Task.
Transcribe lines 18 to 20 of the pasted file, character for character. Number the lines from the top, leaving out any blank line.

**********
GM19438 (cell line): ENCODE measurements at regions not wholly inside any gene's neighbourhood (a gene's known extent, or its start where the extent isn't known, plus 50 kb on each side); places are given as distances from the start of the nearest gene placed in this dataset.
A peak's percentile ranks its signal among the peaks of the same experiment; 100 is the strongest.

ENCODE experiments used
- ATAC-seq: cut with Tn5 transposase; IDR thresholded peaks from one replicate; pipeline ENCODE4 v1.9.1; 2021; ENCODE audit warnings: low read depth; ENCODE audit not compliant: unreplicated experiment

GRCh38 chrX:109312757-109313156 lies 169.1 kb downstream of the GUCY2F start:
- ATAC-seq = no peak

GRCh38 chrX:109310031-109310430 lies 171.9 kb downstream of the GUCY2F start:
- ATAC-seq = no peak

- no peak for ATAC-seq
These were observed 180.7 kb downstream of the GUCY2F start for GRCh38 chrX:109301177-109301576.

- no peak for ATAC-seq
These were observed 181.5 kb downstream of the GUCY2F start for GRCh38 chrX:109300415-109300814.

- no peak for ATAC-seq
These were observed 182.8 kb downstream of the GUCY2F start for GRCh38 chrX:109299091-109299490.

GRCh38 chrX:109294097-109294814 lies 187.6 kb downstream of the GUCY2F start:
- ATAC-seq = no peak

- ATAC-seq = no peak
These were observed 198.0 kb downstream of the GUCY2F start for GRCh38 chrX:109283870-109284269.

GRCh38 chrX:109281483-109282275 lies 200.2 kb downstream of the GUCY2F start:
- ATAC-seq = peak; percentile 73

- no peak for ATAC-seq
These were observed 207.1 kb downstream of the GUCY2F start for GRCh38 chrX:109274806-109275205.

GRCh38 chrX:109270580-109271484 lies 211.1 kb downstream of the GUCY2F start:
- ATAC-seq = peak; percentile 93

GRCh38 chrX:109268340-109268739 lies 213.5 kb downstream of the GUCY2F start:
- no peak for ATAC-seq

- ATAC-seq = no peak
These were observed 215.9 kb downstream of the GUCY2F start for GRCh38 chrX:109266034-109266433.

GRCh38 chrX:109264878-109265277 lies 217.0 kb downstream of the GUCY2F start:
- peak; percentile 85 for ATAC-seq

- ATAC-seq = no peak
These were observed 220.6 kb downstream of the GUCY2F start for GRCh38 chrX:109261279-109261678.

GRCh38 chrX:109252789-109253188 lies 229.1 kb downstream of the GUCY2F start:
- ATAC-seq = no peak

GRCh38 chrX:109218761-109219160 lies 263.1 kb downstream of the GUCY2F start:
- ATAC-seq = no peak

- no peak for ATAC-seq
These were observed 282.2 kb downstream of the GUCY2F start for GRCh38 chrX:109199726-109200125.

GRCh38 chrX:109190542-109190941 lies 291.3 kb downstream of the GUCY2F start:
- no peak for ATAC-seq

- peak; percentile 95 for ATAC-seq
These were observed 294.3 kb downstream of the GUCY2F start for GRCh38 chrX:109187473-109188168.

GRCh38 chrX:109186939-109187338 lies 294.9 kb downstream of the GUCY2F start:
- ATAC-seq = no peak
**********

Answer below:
These were observed 198.0 kb downstream of the GUCY2F start for GRCh38 chrX:109283870-109284269.

GRCh38 chrX:109281483-109282275 lies 200.2 kb downstream of the GUCY2F start:
- ATAC-seq = peak; percentile 73